The human body can produce thousands of proteins with diverse functions that work together to support life. Instructions for synthesizing these proteins are stored in our genes, which are made up of DNA. However, proteins can’t be made directly from DNA. For some time, scientists didn’t know what the intermediate was that carried the instructions from DNA in the nucleus to the cytoplasm of the cell, where proteins are produced. Today we know messenger RNA, also known as mRNA, is the missing link between our genome and proteins.
Chemically, mRNA is an ordered chain of nucleoside triphosphate bases. Three differences between DNA and mRNA are:
1. mRNA has ribose as the sugar (rather than deoxyribose)
2. mRNA is single-stranded
3. The corresponding DNA thymidine bases are replaced with uracils
All mRNAs have different elements in their structure. At their 5’ end is a cap,
followed by a 5’ untranslated region before the coding for proteins begins, and at its 3’ end is the polyadenylated tail, or poly(A) tail.
mRNAs are busy. mRNA is made during the process of transcription. In transcription, a DNA template in the nucleus is “read” by an RNA polymerase to produce an initial mRNA strand. This mRNA form is called a pre-mRNA because it must undergo multiple modifications or “processing” steps to be a mature mRNA ready to encode a protein. mRNA processing includes adding the 5’ cap, the 3’ poly(A) tail, and splicing to remove non-coding intron regions. Once fully processed, a “mature mRNA” heads out to the cytoplasm, ready to help make proteins.
Translation is the process of “reading” the mRNA sequence to produce a protein. Mature mRNA engages with ribosomes in the cytoplasm to complete translation. During translation, the ribosome links amino acids in the order specified by the mRNA to form the encoded protein. Ribosomes read mRNA in three base units at a time, called codons, which correspond to specific amino acids. Amino acids are the base unit of a protein, and a protein is formed when a series of amino acids are linked. This is how mRNA acts as a messenger, connecting genes in our DNA to our proteins.
However, mRNAs are naturally pretty unstable in the cell. This is partly why RNA has a bad rap with scientists, some of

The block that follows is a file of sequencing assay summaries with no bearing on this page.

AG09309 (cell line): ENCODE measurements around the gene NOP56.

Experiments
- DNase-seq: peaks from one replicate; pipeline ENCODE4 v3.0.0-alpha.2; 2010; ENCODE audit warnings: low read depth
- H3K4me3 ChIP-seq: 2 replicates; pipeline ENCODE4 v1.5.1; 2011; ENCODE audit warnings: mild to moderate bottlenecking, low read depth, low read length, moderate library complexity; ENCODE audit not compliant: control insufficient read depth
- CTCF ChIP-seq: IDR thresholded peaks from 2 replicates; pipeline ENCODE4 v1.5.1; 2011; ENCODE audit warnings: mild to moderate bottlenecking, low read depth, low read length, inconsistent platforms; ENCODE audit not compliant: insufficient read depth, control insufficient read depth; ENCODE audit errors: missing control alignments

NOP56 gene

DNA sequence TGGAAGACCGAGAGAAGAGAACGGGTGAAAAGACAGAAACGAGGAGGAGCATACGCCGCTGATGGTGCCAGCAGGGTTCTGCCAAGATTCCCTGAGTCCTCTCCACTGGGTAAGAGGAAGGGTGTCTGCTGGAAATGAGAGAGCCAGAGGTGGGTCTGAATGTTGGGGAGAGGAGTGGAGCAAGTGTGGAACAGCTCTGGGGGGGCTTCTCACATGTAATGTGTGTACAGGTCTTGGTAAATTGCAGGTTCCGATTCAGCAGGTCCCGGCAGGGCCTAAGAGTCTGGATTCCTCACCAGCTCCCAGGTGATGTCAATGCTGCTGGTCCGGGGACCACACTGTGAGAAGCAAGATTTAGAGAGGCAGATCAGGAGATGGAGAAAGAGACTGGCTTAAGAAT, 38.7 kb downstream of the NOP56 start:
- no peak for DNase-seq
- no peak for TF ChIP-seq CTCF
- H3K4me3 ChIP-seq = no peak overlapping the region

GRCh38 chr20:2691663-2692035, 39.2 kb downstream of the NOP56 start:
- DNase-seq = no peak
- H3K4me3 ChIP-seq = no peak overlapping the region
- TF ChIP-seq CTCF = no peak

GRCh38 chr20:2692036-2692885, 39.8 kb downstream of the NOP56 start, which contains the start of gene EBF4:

whom don’t like working with it because it’s so unstable. Over time, the poly(A) tail is shortened by exonucleases in the
cell, and eventually, the mRNA is de-capped and degraded. The short half-life of mRNA is one of the challenges to
making it a successful therapeutic tool.
To be successful, mRNA therapeutics must surmount three major challenges:
1. Overactivation of the innate immune system;
2. Instability leading to degradation; and
3. Delivery to the appropriate cellular compartment.
For decades, scientists have investigated applying mRNA as a therapeutic. This includes protein replacement, cell or gene therapies, vaccines, and more. There are many advantages to mRNA-based therapeutics:
In all cases, mRNA therapeutics are based on in vitro synthesized mRNAs which must be appropriately delivered. Synthetic mRNA produced through in vitro transcription is introduced directly into the cytoplasm of cells in our bodies through various methods, depending on the mRNA formulation and desired treatment.
To successfully translate synthetic mRNA in vivo, it must evade detection by the innate immune system. The innate immune system identifies common signals of damage or infection, including foreign (pathogenic) nucleic acids. To avoid detection, mRNA can be sequence-optimized, chemically modified, and capped.
mRNAs require a cap structure to successfully persist, reduce innate immune activation, and be expressed in the cell. Mature mRNA produced in higher eukaryotes contains a 5’ cap structure called Cap 1. A Cap 1 is a 7-methylguanosine (m⁷G) connected by triphosphate to the first nucleotide of the mRNA, in addition to a methylated 2’ ribose on the first nucleotide.
Synthetic mRNA is not capped by default, so capping must be built into the manufacturing process. Co-transcriptional capping methods such as TriLink’s CleanCap® mRNA capping reagent have been developed to overcome this obstacle.
During co-transcriptional capping, cap analogs like CleanCap reagents are added to the transcription reaction, incorporating them into the final mRNA. Co-transcriptional capping with CleanCap generates a Cap 1 structure and is the most streamlined and effective manufacturing method for a high yield of non-immunogenic mRNA.
Modifications can be used to reduce immunogenicity and improve the stability of mRNA therapeutics. Uridine depletion through sequence optimization and substitution of modified nucleoside triphosphates (e.g., pseudouridine triphosphate, N1-methylpseudouridine triphosphate, 5-methoxyuridine triphosphate) can help evade innate immune detection. Additional 2’ base, backbone, and cap structure modifications can improve the stability and activity of synthesized mRNAs.
mRNA is a large, charged molecule that doesn’t readily cross the plasma membrane. Therefore, delivery of mRNA-based therapeutics largely depends on encapsulating the mRNA in a lipid nanoparticle that gets taken up into the cell of interest via endocytosis. Currently, lipid nanoparticles have been successful in intramuscular vaccine delivery and liver delivery through systemic administration. Broadening the targeting of these delivery systems will greatly impact the usefulness of mRNA therapeutics.
Apr 14, 2021
mRNA Basics Capping Strategies for mRNA Manufacturing